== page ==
Occupy Nation by Todd Gitlin

A must read—Occupy Nation: The Roots, the Spirit, and the Promise of Occupy Wall Street, by Todd Gitlin.

It seems like a long time since Occupy held my riveted attention–and probably yours too.  I went into NYC several times last fall to visit Zuccotti Park.  It was an exhilarating experience—which is hard to describe now.  It was made even nicer by finding James De La Vega and his friends and relatives there.  He was our student at Central Park East ore than 30 year ago—maybe 40? —whose thoughtful wisdom at age 5 has remained with me for years, as well as his special artistic talent,  He does many kinds of art—but is perhaps best known for is graffiti art. We hugged and laughed and took pictures of each other in many poses—with and without friends and relatives.

So, how nice that my friend Todd Gitlin wrote a book about Occupy—focused on Zucotti but going beyond,   He captures everything I loved about it as well as the mistaken  reasons that I would definitely have advised against it, if I had been asked.  Fortunately, I wasn’t.  They did exactly what Ted Sizer tried to do when starting the Coalition of Essential Schools in 1985 (whose its 17th birthday will take place on Nov 9-11 in Providence).   They both  “changed the conversation.”

Gitlin both celebrates Occupy and tries to understand its role in our future.  It’s not a pessimistic account even though OCCUPY, like all the rest of us,  hasn’t figured out what to do with the energy they helped create, in lieu of obstacles everywhere for “occupying” space.

We’ll see.   Read it and learn from it—because we need their spirit to re-occupy center stage in educational circles tool

6 Responses

  1. [...] Occupy Nation by Todd Gitlin. Share this:FacebookTwitterLike this:LikeBe the first to like this. [...]

  2. “OCCUPY, like all the rest of us, hasn’t figured out what to do with the energy they helped create,”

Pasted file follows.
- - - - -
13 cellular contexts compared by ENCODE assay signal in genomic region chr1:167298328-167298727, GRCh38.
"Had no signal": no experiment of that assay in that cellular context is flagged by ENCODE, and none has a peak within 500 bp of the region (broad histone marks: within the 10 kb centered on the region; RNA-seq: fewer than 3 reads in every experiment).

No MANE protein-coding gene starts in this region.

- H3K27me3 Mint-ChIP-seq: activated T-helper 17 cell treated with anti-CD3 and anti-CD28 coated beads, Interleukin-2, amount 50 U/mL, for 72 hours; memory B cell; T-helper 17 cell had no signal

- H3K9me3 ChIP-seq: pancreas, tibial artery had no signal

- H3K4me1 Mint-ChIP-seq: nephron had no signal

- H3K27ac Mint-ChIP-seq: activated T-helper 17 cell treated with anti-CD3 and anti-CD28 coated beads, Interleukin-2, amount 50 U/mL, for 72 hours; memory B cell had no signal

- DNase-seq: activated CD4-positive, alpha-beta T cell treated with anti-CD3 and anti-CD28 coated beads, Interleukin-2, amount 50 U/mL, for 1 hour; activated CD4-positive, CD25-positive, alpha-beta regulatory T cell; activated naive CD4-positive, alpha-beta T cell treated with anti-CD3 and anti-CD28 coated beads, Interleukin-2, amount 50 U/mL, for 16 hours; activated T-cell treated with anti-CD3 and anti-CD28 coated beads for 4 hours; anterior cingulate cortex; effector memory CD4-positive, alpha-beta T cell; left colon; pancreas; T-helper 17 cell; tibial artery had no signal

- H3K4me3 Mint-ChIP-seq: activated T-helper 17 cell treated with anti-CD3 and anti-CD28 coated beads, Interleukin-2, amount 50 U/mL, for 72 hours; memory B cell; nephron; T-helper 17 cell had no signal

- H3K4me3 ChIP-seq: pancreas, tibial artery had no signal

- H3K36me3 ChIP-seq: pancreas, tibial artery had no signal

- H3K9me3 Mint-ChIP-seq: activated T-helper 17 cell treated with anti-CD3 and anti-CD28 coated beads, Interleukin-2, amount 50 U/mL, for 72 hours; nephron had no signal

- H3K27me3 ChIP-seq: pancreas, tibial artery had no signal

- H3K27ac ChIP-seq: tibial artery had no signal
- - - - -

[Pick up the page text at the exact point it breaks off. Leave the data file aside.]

Deb, this shouldn’t be too surprising. The intellectual driving force of Occupy is the problem, hardly a source for the solution.

    Yes, there’s a real disparity in wages, accumulated over the past 40 years. Does that timespan sound familiar? It’s also the span of government “fixing poverty”.

    A huge real problem is that minimum wage has never kept up with the growth in GDP. Why? Because it’s not tied to the marketplace.

    Instead, while waged determined by the market grow in line with GDP, wages determined by the federal min wage law grow only with inflation..much slower.

    Occupiers have never learned economics, so they don’t get why the wage law is a wage anchor.

    • 40 years–’72-’12. Right? Remind me how many of those years were built around a progressive agenda? How about 1920-30?

      Correlations are always tricky–you might note that the disparities coincide with the decline of the trade union movement? Or deregulation starting with Clinton? Or with the introduction of mass standardized testing? or…

      But you’ve stimulated me to go back to the record and track some of this stuff.

      Deb

      • There are a whole raft of jobs for which pay is simply the federal minimum wage. Even if it doesn’t apply!

        For example, in Ohio for years, most employers were subject only to Ohio’s state minimum wage–$2.80 when the Federal min was $4.75, 5.15, etc. But most employers almost uniformly paid the higher, Fed rate.

        Why? Because the Feds put a big poster in every break room with a huge “It’s the Law–$5.25″.

        Thus, many employers paid far more than the law demanded. In other words, the federal law had a stronger psychological effect on prices than its legal effect!

        Now, what about the flipped case? If the federal law can cause an employer to pay more than he legally has to, can it cause him to pay less than a free market rate?

        That is, can the big poster in the break room drive DOWN certain wages? Personal experience says it does.

      • Hmmm. That might be a good pint.

      • Deb, I can’t tell you how gratifying it is to hear you say that.

        I’ve never heard either side make this point; it’s just one that seemed obvious when I saw people doing hot, hard roofing work vs. people sitting at an air conditioned, low-traffic sales clerk job–for the same pay!

        How to fix it is another question.

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